Pursuant to the Antiterrorism and Effective Death Penalty Act of 1996 ("AEDPA"), claims adjudicated on the merits in a state court proceeding cannot be a basis for federal habeas corpus relief unless the decision was "contrary to, or involved an unreasonable application of clearly established federal law as decided by the Supreme Court of the United States, " or the decision "was based on an unreasonable determination of the facts in light of the evidence presented in the state court proceeding." 28 U.S.C. § 2254(d)(1), (2). When reviewing a state court's application of federal law, "a federal habeas court may not issue the writ simply because that court concludes in its independent judgment that the relevant state-court decision applied clearly established federal law erroneously or incorrectly. Rather, that application must also be unreasonable." Williams v. Taylor, 529 U.S. 362, 410 (2000).
The Court hereby adopts and incorporates the analysis of the Report and Recommendation. As the Magistrate Judge found, Petitioner's arguments regarding trial counsel's ineffectiveness in failing to argue evidence of third party guilt at trial are procedurally barred, and Petitioner's explanation that the argument only "recently came to his attention" (Dkt. No.1) is not sufficient to excuse the procedural default. See Coleman v. Thompson, 501 U.S. 722 (1991). Petitioner's other arguments, including trial counsel's ineffectiveness in failing to make certain arguments and objections, allowing and stipulating to certain evidence, failing to strike a juror for bias, and refusing to subpoena potential defense witnesses, do not present a material fact as to whether counsel was so ineffective as to preclude any reasonable argument that counsel satisfied the Strickland standard. See Harrington v. Richter, 562 U.S. 86 (2011) (citing Strickland v. Washington, 466 U.S. 668 (1984); Dkt. No. 42 at 12. To the extent Petitioner fails to point to a specific error in the R & R and simply makes conclusory objections, the Court need not conduct a de novo review. Smith v. Washington Mut. Bank FA, 308 Fed.Appx. 707, 708 (4th Cir. 2009) (quoting Orpiano v. Johnson, 687 F.2d 44, 47 (4th Cir. 1982)). The PCR court appropriately and thoroughly addressed Petitioner's claims of ineffective assistance of counsel and no evidence is present to indicate that the trial court proceedings or the PCR decisions were "based on an unreasonable determination of the facts in light of the evidence presented in the state court proceeding." 28 U.S.C. § 2254(d)(2).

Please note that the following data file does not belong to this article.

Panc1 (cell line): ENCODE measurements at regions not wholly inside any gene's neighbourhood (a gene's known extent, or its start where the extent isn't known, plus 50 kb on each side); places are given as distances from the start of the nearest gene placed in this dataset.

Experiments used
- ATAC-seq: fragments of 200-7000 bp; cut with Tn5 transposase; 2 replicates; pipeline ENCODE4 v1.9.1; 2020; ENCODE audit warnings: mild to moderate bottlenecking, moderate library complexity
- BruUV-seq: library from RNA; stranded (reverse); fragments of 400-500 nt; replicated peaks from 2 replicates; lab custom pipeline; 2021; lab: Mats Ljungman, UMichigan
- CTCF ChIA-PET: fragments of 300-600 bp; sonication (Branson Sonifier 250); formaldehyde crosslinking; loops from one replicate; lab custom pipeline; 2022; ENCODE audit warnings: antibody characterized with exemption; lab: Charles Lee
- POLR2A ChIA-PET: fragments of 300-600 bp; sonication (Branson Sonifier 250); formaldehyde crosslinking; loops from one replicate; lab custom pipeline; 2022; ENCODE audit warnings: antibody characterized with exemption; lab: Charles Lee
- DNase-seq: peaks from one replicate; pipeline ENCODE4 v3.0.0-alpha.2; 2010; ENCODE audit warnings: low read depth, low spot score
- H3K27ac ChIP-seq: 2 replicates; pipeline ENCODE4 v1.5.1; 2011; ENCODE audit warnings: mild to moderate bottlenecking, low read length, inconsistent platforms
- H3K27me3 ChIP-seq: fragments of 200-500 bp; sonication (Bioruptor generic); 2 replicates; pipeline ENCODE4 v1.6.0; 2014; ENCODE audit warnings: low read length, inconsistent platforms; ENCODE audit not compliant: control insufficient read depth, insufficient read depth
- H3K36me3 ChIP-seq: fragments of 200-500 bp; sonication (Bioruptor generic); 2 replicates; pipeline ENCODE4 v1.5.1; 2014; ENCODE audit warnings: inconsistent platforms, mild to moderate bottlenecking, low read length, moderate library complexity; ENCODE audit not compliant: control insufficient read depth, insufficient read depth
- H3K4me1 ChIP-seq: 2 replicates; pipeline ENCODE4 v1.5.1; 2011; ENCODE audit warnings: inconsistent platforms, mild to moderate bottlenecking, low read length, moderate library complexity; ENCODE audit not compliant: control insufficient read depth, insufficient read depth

Petitioner has filed objections, reasserting his position that Item 156 (a sample of pubic hair and the comb used to collect it) was improperly used at trial since it was not formally admitted into evidence. (Dkt. No. 44 at 2). This issue was fully addressed in the R & R and Petitioner has not shown that he was prejudiced by the use of Item 156 or that no reasonable jury could have convicted him based on the remaining evidence. In fact, Petitioner's objections only assert that it would be reasonable for a fair minded jurist to conclude he was innocent; even if he were able to prove this statement, it would not be sufficient to support a grant of habeas.
The Court is charged with liberally construing the complaints filed by pro se litigants in order to allow them to fully develop potentially meritorious cases. See Cruz v. Beto, 405 U.S. 319 (1972), and Haines v. Kerner, 404 U.S. 519 (1972). However, the court's function is not to decide issues of fact, but to decide whether there is an issue of fact to be tried. The requirement of liberal construction does not mean that the court can ignore a clear failure in the pleadings to allege facts which set forth a federal claim, Weller v. Department of Social Services, 901 F.2d 387 (4th Cir. 1990), nor can the court assume the existence of a genuine issue of material fact where none exists. If none can be shown, the motion should be granted. Fed.R.Civ.P. 56(c). Here, the Court finds ...